>”Earth Abides” is deservedly a classic, a well imagined description of one section of the human races decline to an almost paleolithic state after a a global epidemic. Having read other post-apocalyptic fiction I kept wanting to grab Ish and his contented crew by the scruff of their collective neck and make them work to survive other than having to find a new can opener.
A frustrating read on that level but really a great book describing exactly how unimportant man can be, if he remains passive, on a global scale, Ish eventually succumbs to his own passivity and just lets go of any attempt to intellectually influence the future but concentrates on giving his “tribe” skills that they will find useful and a talisman that will signify leadership. I kept hoping that somewhere there was a group of people farming and making their own future rather than just allowing themselves to fade away happily into obscurity.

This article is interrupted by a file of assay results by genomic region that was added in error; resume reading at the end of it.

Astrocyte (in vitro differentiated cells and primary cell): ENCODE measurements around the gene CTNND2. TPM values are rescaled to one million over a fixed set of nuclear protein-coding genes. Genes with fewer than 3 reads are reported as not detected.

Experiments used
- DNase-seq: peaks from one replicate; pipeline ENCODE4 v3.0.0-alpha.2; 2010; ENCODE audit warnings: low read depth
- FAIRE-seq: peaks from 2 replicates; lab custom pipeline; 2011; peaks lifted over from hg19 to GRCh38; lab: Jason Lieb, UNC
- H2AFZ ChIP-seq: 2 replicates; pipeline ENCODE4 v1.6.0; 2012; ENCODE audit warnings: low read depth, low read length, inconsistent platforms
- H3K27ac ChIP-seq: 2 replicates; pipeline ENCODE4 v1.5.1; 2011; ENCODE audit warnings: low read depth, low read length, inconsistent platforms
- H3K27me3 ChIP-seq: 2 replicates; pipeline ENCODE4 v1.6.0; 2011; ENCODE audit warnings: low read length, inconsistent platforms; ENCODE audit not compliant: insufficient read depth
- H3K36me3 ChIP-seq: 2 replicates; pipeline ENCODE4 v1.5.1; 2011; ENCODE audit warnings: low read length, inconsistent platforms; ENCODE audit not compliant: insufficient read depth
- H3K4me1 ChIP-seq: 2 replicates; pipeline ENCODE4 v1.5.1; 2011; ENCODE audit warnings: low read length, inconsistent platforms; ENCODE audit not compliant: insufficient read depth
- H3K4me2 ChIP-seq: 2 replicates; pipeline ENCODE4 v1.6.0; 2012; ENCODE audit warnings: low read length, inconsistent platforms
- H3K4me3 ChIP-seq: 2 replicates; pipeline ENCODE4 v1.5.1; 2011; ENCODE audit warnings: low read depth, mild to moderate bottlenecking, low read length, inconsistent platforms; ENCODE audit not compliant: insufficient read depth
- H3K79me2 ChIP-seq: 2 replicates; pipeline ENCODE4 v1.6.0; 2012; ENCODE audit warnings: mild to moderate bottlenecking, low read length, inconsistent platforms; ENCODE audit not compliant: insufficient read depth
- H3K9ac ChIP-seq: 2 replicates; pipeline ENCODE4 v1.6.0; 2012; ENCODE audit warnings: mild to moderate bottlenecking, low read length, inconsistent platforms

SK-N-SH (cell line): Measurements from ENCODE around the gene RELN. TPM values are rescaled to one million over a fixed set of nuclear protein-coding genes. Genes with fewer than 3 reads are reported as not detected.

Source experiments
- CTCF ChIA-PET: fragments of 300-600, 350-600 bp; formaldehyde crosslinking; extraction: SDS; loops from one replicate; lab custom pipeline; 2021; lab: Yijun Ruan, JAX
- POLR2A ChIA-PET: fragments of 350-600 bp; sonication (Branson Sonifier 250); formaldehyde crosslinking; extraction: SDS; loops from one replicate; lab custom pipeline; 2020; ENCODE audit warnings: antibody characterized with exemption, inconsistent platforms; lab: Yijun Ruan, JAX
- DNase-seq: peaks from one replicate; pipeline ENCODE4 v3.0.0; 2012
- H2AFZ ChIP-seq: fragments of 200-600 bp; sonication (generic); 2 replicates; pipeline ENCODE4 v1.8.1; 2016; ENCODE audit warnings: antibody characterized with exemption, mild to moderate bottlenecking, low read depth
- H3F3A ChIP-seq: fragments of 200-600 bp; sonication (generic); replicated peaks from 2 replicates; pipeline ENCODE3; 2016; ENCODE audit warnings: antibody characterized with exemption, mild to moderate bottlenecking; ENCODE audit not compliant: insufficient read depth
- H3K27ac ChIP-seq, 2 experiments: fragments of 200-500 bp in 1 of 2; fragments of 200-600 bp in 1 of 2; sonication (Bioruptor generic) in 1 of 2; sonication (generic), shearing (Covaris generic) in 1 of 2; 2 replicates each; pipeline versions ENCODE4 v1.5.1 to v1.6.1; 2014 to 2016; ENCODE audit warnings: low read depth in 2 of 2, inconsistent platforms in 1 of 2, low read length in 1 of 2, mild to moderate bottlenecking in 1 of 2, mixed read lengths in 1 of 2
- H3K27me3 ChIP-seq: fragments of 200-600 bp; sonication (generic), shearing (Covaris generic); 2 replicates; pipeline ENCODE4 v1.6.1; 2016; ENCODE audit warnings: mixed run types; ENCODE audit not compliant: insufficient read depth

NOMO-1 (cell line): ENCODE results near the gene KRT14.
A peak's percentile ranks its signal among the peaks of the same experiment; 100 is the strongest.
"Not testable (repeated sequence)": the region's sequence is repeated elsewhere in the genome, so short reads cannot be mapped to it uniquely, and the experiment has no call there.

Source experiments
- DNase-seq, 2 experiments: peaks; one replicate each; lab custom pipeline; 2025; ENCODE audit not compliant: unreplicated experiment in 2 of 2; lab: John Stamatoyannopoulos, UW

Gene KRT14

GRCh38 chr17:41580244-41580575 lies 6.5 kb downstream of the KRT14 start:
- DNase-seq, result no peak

Then on to William Gibson and “Neuromancer.”
The most recent book I’ve read so far although 1984 is still 17 years ago, hard to imagine I have missed Gibson for so long but that’s the way things go.
I thoroughly enjoyed this book, Philip K. Dick meets Elmore Leonard, I will be looking out for more Gibson beginning with the other two Sprawl novels and then who knows were else. It’s good to “discover” a new writer, on some level though I think I may have been deliberately avoiding Gibson, probably for the same reason, according to Michelle, I have only just begun to watch “Lost,” it was too mainstream at the time.
Monday is the big Eric Clapton show me and the boys are going to. I am sure it will be a good experience for all, although maybe a little too predictable. Maybe I really do struggle with the mainstream.
Best thing I heard today is the Manic Street Preachers covering Raindrops Keep Falling On My Head.